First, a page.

IORD’s World Rare Disease Day 2020

You are not alone as we all are one!

The Indian Organisation for Rare Diseases (IORD) ‘Raising the Awareness: Prevention of Rare Diseases’ conference in Hyderabad, on the World Rare Disease Day 2020 saw the participation of different stakeholders. While inaugurating the IORD’s conference Eatela Rajender, Minister of Medical & Health and Family Welfare, Telangana state reiterated the government’s committed support to the cause of Rare Disease prevention by making available prenatal diagnostic testing facilities at 42 centres for early diagnosis.

“Shortly, the Telangana government will also roll out mobile diagnostic prenatal diagnostic testing facilities”

Eatela Rajender

While highlighting the issue of consanguineous marriages and its link with rare diseases, he called for systemic social change to tackle its fallout and sought active participation of private players to contribute to the cause of rare disease awareness & prevention.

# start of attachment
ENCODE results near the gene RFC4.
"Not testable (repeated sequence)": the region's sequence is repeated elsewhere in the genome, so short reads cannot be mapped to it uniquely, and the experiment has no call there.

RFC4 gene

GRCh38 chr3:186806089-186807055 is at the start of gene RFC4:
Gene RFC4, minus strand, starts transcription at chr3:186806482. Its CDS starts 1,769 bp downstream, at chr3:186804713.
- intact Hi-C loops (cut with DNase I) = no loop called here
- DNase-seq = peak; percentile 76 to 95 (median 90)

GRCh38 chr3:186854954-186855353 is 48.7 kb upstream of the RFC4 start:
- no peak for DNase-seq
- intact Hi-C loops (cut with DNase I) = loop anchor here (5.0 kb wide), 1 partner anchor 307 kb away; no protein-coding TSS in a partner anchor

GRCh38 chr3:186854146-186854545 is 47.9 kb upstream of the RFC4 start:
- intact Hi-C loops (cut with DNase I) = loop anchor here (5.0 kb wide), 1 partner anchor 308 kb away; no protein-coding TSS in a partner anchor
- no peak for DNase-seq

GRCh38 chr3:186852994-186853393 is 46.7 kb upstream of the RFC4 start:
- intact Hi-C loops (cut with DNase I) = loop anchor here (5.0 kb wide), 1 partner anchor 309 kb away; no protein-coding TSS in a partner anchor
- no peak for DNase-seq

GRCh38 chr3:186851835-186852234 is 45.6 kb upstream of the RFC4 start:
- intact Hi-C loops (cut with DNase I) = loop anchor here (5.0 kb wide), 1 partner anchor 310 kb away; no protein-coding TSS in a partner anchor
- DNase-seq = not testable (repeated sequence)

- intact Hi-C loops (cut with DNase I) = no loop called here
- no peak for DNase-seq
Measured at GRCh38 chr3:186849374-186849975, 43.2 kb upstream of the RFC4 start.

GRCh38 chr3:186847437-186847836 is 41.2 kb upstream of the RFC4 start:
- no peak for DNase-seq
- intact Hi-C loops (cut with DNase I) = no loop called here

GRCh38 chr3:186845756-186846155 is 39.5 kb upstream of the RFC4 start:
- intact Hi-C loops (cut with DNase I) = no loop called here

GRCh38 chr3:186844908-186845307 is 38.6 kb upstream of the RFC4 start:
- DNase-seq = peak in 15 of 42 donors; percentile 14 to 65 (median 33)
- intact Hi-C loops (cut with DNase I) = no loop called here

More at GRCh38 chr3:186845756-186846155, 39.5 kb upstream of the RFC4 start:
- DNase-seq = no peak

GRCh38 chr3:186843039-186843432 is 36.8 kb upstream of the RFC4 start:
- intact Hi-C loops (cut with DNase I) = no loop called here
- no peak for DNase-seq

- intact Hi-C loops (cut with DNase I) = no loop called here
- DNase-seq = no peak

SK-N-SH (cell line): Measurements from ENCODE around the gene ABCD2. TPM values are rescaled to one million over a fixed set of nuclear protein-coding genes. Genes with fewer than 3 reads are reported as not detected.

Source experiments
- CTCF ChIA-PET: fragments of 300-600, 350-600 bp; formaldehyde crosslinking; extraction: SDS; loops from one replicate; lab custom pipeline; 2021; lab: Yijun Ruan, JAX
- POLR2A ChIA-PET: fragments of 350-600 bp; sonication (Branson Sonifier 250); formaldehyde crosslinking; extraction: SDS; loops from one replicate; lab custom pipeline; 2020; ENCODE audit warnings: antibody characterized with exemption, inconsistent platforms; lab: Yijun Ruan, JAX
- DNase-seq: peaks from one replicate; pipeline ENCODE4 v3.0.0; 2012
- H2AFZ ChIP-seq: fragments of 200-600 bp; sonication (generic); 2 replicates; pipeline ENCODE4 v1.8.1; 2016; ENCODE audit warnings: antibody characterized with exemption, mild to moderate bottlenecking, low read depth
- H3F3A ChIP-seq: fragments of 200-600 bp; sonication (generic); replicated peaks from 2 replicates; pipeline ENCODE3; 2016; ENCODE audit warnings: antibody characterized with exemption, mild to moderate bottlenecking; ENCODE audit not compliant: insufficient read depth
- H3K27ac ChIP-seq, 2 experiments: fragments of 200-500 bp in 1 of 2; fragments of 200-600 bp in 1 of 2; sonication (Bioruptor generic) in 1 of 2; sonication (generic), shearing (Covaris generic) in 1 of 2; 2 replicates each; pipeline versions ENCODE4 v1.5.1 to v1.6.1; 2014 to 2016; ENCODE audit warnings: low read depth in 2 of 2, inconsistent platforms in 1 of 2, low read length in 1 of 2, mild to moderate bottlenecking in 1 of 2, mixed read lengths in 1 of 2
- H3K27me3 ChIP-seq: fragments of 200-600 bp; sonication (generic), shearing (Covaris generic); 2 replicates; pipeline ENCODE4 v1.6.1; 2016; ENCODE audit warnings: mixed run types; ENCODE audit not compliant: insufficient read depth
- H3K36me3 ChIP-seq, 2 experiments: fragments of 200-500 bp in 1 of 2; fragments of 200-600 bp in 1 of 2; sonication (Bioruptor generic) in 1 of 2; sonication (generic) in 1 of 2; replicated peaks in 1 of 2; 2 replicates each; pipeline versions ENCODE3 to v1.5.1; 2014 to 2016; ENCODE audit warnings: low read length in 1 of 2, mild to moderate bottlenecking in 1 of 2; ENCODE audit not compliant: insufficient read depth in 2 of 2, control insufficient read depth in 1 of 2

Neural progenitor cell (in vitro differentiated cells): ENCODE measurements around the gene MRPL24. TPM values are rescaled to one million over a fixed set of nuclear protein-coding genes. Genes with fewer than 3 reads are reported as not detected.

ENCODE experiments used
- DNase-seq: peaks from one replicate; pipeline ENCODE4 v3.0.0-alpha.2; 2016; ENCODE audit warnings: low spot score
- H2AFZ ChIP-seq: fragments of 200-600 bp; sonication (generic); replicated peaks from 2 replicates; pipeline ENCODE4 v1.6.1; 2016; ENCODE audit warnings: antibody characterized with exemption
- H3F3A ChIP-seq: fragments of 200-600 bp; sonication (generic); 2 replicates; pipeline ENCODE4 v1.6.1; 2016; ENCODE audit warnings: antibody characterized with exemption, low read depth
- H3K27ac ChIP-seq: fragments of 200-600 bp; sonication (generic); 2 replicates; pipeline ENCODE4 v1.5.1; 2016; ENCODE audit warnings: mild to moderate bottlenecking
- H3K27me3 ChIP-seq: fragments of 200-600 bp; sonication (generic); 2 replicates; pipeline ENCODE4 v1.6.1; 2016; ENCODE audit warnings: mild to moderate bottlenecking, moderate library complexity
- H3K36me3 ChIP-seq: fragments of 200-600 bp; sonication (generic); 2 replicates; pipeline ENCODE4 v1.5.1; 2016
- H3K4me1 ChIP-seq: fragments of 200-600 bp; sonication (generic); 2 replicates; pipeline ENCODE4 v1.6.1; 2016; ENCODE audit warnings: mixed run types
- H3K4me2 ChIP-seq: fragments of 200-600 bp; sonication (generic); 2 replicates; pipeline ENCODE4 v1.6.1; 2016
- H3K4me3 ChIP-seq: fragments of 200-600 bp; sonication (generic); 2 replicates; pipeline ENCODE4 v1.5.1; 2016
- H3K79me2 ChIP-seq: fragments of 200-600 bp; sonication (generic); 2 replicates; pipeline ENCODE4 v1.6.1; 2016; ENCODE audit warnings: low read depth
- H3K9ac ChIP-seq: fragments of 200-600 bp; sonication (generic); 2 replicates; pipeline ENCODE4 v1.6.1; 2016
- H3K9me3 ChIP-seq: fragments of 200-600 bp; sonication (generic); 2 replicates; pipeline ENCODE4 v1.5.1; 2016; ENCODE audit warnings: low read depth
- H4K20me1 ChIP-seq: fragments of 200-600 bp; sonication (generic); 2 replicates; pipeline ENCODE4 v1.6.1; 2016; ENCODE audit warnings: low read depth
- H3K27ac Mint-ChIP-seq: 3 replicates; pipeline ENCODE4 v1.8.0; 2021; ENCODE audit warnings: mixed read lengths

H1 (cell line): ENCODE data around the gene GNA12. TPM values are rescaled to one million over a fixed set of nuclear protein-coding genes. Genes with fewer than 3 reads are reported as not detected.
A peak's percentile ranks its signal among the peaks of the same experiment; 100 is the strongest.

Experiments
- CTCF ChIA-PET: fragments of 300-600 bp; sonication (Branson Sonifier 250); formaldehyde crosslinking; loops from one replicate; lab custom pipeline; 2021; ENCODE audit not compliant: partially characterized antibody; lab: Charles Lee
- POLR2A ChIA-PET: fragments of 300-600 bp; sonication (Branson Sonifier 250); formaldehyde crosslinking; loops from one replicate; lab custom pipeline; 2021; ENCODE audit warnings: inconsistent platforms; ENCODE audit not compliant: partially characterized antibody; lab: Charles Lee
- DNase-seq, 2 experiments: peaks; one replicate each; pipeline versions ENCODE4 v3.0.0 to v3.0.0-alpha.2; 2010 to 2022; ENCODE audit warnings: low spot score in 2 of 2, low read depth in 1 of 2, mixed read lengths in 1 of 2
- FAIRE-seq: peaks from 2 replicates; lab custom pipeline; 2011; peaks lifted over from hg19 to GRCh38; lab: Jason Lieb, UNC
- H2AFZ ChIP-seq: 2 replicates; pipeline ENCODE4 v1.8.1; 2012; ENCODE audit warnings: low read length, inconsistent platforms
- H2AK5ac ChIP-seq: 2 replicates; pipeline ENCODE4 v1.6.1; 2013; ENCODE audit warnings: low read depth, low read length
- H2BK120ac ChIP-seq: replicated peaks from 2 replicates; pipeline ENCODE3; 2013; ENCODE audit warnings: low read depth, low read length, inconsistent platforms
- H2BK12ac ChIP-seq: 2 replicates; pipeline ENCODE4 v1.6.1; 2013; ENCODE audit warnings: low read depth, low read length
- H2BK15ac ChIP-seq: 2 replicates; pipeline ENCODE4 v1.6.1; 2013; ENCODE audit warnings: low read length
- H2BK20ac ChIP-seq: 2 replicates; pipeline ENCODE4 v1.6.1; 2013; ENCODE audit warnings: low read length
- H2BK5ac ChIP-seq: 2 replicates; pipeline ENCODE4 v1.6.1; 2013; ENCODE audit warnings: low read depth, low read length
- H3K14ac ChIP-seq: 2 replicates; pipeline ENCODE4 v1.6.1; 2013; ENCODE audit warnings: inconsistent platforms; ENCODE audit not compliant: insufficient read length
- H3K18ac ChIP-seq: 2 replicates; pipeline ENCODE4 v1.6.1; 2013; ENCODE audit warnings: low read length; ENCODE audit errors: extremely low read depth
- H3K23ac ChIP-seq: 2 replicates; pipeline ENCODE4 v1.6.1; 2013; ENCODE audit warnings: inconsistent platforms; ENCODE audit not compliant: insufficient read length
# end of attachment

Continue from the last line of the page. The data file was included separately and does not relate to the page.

Delivering the keynote address, IORD CEO and President Dr. Ramaiah Muthyala, appealed for a special extension of Arogyasri health insurance scheme for patients for an estimated 20-lakh RD patients suffering from rare diseases in Telangana.

“The government can actively promote the manufacturing of orphan drugs for rare disease patients by providing incentives to pharmaceutical companies. It should also allow them to take up repurposing of drugs that help rare disease patients find a cure with existing drugs”

Dr. Ramaiah Muthyala

In her address, Dr K Gayatri, IORD vice president, pointed out the role of collective responsibility for prevention and awareness about rare diseases, especially those that have an abnormal genetic link. Representing the Central Drugs Standard Control Organization – the national regulatory body for Indian pharmaceuticals and medical devices – Ms Annam Visala, Deputy Drugs Controller (I), said that a clear definition of what constitutes a rare disease is still eluding in India: “However, under a new regulation, orphan drugs can be manufactured now in India if the disease population is 5 lakh”. It is significant to note that the classification of any drug as an orphan drug enables pharmaceutical companies to waive off mandatory clinical trials.